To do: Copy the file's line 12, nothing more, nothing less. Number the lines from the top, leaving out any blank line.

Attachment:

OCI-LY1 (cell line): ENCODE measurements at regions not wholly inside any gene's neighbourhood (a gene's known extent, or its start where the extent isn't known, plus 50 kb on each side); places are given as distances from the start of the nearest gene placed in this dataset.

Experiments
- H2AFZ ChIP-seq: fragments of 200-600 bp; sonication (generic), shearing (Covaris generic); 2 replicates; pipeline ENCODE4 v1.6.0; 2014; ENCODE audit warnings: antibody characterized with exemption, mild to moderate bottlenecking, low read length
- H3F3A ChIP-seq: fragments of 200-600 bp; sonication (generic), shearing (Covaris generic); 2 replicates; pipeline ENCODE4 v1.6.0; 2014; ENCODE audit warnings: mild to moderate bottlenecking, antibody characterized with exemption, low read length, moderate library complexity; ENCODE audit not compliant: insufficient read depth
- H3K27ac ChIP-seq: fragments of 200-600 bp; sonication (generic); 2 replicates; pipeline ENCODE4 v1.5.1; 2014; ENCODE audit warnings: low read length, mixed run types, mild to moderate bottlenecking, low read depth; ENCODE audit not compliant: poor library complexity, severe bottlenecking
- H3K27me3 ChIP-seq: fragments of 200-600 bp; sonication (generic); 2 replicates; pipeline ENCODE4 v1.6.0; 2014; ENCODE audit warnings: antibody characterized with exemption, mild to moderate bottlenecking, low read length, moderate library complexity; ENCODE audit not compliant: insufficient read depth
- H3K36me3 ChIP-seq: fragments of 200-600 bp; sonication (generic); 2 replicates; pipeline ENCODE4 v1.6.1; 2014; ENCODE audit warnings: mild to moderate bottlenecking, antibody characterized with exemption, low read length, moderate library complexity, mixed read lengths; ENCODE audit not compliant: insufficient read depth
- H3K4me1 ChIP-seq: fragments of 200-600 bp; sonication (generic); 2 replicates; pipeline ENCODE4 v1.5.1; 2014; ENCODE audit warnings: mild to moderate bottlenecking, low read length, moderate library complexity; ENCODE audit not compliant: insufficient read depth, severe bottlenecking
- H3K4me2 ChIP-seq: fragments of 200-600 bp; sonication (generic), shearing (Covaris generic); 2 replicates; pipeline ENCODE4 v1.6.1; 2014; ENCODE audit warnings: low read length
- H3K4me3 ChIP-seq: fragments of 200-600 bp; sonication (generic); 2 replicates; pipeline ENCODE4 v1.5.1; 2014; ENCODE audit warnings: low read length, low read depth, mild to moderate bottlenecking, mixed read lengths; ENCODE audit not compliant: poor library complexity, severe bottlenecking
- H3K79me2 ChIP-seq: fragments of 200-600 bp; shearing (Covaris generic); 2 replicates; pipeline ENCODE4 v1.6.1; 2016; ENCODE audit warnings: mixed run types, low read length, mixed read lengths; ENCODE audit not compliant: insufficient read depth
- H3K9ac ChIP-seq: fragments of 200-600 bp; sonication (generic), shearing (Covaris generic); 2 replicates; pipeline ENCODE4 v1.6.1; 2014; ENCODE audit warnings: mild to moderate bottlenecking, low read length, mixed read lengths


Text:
- H3K9ac ChIP-seq: fragments of 200-600 bp; sonication (generic), shearing (Covaris generic); 2 replicates; pipeline ENCODE4 v1.6.1; 2014; ENCODE audit warnings: mild to moderate bottlenecking, low read length, mixed read lengths